Throughout maritime Canada there are countless pretty little white and red wooden lighthouses that look like they came off an assembly line. Popularly known as “pepperpot” or “pepper shaker” lights, these towers often guide the way to some of the most picturesque harbors anywhere. Abbott’s Harbour Light in West Pubnico, Nova Scotia is one of these picture-perfect pepperpots in a postcard setting, providing a worthwhile stop for tourists on the province’s Lighthouse Route. For generations of Acadian fishermen and boaters it has signified home.
A beacon at the south end of Abbott Island was first lighted in 1884, and it was later moved across to the mainland. The new location was not ideal and the light was again relocated when the present 30-foot lighthouse was built in 1922. It’s said that local resident Julien d’Entremont would help mariners by waving a lantern on shore near his fish shed before the lighthouse was erected in its current location.
Sieur Philippe Mius d’Entremont was among the first French settlers in the New World. He came to Acadia in 1649, and two years later he founded Pubnico. Today nearly everyone in the area is related to the d’Entremonts. Guillame-Henri d’Entremont served as keeper of Abbott’s Harbour Light from 1887 to 1939, and he received a medal from King George V in 1935 for his long and faithful service. Charles-Angus “Charlie” d’Entremont kept the kerosene-fueled light from 1939 to 1961. Near the end of his lightkeeping career Charlie d’Entremont had his wages increased from $12.50 to $20 per month. John Joseph Surette became keeper until 1973 when the light was automated. The lighthouse has been decommissioned in recent years.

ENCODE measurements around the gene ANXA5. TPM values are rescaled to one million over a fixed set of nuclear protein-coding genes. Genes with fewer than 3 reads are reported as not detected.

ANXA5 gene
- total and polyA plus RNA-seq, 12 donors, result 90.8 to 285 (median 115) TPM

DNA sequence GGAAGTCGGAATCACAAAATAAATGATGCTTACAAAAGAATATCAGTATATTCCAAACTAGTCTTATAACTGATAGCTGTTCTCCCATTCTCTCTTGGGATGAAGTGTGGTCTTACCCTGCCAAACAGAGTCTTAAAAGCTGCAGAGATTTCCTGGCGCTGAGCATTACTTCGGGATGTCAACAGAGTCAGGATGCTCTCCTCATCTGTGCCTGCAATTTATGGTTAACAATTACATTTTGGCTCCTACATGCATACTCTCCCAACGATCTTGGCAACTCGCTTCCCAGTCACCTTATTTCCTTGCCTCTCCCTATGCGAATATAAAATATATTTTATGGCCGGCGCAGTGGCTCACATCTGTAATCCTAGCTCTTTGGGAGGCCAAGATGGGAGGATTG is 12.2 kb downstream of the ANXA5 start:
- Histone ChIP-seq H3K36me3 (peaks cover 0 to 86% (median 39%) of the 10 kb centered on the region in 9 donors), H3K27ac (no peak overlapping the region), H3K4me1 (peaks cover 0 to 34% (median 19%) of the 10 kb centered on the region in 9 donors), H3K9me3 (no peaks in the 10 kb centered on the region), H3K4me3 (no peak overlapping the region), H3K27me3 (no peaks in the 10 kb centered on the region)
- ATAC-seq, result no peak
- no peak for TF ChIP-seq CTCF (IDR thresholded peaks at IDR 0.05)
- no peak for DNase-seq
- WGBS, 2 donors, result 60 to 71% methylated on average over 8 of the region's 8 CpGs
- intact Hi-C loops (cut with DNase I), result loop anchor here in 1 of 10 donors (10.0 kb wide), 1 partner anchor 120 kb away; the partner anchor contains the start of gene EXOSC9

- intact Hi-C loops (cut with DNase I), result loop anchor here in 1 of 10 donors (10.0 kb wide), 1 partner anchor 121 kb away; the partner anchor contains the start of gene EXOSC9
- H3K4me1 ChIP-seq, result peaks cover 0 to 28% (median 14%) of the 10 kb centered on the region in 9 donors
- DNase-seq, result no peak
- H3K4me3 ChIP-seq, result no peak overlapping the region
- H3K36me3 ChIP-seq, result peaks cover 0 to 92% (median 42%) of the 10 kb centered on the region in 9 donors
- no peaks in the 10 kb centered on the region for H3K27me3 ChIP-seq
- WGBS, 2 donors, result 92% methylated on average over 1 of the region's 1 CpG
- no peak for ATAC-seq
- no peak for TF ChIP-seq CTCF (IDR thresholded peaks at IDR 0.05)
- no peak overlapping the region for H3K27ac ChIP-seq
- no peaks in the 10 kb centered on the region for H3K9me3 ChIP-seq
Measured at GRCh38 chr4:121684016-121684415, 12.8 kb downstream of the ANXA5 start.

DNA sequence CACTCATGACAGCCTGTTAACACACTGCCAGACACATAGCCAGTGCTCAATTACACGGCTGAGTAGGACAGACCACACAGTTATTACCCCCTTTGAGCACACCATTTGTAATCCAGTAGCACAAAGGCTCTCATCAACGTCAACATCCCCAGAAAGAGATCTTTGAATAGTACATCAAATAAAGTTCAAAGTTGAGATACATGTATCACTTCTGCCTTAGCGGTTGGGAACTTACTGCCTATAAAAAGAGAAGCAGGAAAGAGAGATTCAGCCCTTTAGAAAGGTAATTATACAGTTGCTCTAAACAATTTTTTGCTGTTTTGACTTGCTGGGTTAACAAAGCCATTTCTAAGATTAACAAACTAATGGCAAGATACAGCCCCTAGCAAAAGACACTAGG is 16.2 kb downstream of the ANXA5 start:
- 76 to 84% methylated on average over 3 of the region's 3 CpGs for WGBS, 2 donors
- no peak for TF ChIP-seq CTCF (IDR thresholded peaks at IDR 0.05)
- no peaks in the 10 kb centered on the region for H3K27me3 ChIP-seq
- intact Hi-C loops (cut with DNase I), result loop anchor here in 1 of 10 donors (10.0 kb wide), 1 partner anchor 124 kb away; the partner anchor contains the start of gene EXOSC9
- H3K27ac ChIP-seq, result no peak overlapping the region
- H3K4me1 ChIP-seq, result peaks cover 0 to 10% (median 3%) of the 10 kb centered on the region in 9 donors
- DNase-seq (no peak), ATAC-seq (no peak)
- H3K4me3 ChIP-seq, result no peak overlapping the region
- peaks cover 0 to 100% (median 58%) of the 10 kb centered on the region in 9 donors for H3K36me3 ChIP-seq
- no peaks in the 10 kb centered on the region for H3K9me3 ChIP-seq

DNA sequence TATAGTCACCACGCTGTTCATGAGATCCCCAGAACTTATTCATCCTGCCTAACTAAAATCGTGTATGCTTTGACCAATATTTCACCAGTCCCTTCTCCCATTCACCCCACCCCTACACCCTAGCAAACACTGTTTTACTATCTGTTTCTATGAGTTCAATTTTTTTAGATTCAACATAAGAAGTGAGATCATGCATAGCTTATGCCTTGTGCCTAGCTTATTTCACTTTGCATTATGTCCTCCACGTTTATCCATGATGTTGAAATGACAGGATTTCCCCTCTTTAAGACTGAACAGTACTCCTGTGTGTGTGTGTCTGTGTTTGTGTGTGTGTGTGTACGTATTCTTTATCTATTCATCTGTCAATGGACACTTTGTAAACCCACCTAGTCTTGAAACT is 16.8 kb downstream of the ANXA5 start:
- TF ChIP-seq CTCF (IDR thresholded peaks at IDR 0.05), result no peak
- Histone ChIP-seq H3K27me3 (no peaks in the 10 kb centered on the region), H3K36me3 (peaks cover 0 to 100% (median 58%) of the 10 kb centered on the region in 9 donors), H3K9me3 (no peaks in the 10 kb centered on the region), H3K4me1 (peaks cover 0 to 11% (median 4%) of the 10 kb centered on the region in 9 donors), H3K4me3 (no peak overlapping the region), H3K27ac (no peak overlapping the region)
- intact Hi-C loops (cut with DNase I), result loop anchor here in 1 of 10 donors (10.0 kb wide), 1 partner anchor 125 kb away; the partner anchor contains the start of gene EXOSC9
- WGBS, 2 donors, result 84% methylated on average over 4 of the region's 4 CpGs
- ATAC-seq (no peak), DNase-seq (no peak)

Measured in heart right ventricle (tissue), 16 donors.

Guillaume-Henri d’Entremont lived a good distance from the lighthouse, so over the years he hired people to tend the light. Some of these men were residents of nearby Miniques Hill. The name “Miniques” comes from the first inhabitant of the hill, Dominique d’Entremont. Laurent d’Entremont wrote in the Yarmouth Vanguard newspaper that his mother remembered visiting her Uncle François d’Entremont, who for a time had the job of lighting the lighthouse at night. François welcomed the local children to climb to the top of the tower for a view of Lobster Bay.
In 1990, Father Clarence d’Entremont and other members of the West Pubnico Historical Society created Lighthouse Park (Parc du Phare). The small park with picnic tables and benches, with the lighthouse as its centerpiece, is enjoyed by many people each year.
For the past three springs the Abbott’s Harbour Lighthouse has been a part of the annual Nova Scotia Lighthouse Festival called “Lights Along the Shore.” And the West Pubnico Historical Society has begun negotiations to gain ownership of the lighthouse. Pubnico will be quite involved with the Congres Mondial des Acadiens (World Acadian Congress) in 2004, and according to Josette d’Entremont of the Nova Scotia Lighthouse Preservation Society, “This little pepperpot will be a very busy and popular spot during that time!”
My own grandparents left Pubnico in the early 1900s. I have no memories of a visit to West Pubnico when I was four years old, despite my mother’s old 8mm movie showing me chasing a flock of sheep over a hill. So a visit I made in 2000 represented a homecoming of sorts. I didn’t have much time to spend in West Pubnico, but I visited the cemetery and spoke with a friendly older man from the local area who knew plenty about the d’Entremonts and their kin. And I had a very pleasant visit to the Parc du Phare.
After researching, photographing and writing about lighthouses for 15 years, it brought up emotions I had never felt before when I saw the sign near the lighthouse that listed d’Entremonts as longtime keepers. And my direct ancestors figure prominently in the area — Dominique d’Entremont was my great great grandfather, and François was my great grandfather. To me, this lighthouse will never be just another “pepperpot.” It stands as a beacon guiding me to my Acadian roots.
This story appeared in the
January 2003 edition of Lighthouse Digest Magazine. The print edition contains more stories than our internet edition, and each story generally contains more photographs - often many more - in the print edition. For subscription information about the print edition, click here.
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